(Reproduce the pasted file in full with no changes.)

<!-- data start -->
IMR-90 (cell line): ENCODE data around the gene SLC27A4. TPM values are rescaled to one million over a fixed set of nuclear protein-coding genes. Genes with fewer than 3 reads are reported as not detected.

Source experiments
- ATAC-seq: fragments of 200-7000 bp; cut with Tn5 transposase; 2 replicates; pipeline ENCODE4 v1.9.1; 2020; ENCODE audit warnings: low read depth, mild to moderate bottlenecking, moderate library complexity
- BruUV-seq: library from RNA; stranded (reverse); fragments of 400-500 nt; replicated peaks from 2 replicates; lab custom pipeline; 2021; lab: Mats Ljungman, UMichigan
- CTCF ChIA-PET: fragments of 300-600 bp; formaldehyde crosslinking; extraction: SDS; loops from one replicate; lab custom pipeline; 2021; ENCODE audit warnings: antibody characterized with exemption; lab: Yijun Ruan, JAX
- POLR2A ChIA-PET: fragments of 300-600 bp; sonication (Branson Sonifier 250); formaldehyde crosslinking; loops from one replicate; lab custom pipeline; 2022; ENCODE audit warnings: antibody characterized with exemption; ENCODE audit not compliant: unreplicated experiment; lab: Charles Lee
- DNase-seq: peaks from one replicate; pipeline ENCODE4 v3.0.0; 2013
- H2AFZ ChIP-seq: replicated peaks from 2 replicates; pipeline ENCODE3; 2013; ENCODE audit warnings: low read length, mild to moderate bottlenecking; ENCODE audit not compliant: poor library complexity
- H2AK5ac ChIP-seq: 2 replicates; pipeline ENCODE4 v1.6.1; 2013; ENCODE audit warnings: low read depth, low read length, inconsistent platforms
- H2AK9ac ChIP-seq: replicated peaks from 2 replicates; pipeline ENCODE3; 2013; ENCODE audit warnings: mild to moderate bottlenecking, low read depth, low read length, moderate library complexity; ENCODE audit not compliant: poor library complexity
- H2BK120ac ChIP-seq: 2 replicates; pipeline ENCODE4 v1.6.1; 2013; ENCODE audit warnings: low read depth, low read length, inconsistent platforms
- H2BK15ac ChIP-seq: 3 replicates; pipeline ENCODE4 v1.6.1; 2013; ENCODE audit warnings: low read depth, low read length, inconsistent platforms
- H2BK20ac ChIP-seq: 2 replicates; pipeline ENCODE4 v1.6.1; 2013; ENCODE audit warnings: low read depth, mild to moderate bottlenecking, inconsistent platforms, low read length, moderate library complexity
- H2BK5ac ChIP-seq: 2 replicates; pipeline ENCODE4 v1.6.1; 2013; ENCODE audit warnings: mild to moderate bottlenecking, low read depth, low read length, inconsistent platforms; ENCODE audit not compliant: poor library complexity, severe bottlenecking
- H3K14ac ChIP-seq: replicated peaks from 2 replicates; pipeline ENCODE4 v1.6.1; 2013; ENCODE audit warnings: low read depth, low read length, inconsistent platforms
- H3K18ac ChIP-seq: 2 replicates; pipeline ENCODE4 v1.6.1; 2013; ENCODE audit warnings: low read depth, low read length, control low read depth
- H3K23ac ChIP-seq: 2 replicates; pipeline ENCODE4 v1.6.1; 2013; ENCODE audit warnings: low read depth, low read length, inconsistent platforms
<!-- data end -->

IMR-90 (cell line): ENCODE data around the gene SLC27A4. TPM values are rescaled to one million over a fixed set of nuclear protein-coding genes. Genes with fewer than 3 reads are reported as not detected.

Source experiments
- ATAC-seq: fragments of 200-7000 bp; cut with Tn5 transposase; 2 replicates; pipeline ENCODE4 v1.9.1; 2020; ENCODE audit warnings: low read depth, mild to moderate bottlenecking, moderate library complexity
- BruUV-seq: library from RNA; stranded (reverse); fragments of 400-500 nt; replicated peaks from 2 replicates; lab custom pipeline; 2021; lab: Mats Ljungman, UMichigan
- CTCF ChIA-PET: fragments of 300-600 bp; formaldehyde crosslinking; extraction: SDS; loops from one replicate; lab custom pipeline; 2021; ENCODE audit warnings: antibody characterized with exemption; lab: Yijun Ruan, JAX
- POLR2A ChIA-PET: fragments of 300-600 bp; sonication (Branson Sonifier 250); formaldehyde crosslinking; loops from one replicate; lab custom pipeline; 2022; ENCODE audit warnings: antibody characterized with exemption; ENCODE audit not compliant: unreplicated experiment; lab: Charles Lee
- DNase-seq: peaks from one replicate; pipeline ENCODE4 v3.0.0; 2013
- H2AFZ ChIP-seq: replicated peaks from 2 replicates; pipeline ENCODE3; 2013; ENCODE audit warnings: low read length, mild to moderate bottlenecking; ENCODE audit not compliant: poor library complexity
- H2AK5ac ChIP-seq: 2 replicates; pipeline ENCODE4 v1.6.1; 2013; ENCODE audit warnings: low read depth, low read length, inconsistent platforms
- H2AK9ac ChIP-seq: replicated peaks from 2 replicates; pipeline ENCODE3; 2013; ENCODE audit warnings: mild to moderate bottlenecking, low read depth, low read length, moderate library complexity; ENCODE audit not compliant: poor library complexity
- H2BK120ac ChIP-seq: 2 replicates; pipeline ENCODE4 v1.6.1; 2013; ENCODE audit warnings: low read depth, low read length, inconsistent platforms
- H2BK15ac ChIP-seq: 3 replicates; pipeline ENCODE4 v1.6.1; 2013; ENCODE audit warnings: low read depth, low read length, inconsistent platforms
- H2BK20ac ChIP-seq: 2 replicates; pipeline ENCODE4 v1.6.1; 2013; ENCODE audit warnings: low read depth, mild to moderate bottlenecking, inconsistent platforms, low read length, moderate library complexity
- H2BK5ac ChIP-seq: 2 replicates; pipeline ENCODE4 v1.6.1; 2013; ENCODE audit warnings: mild to moderate bottlenecking, low read depth, low read length, inconsistent platforms; ENCODE audit not compliant: poor library complexity, severe bottlenecking
- H3K14ac ChIP-seq: replicated peaks from 2 replicates; pipeline ENCODE4 v1.6.1; 2013; ENCODE audit warnings: low read depth, low read length, inconsistent platforms
- H3K18ac ChIP-seq: 2 replicates; pipeline ENCODE4 v1.6.1; 2013; ENCODE audit warnings: low read depth, low read length, control low read depth
- H3K23ac ChIP-seq: 2 replicates; pipeline ENCODE4 v1.6.1; 2013; ENCODE audit warnings: low read depth, low read length, inconsistent platforms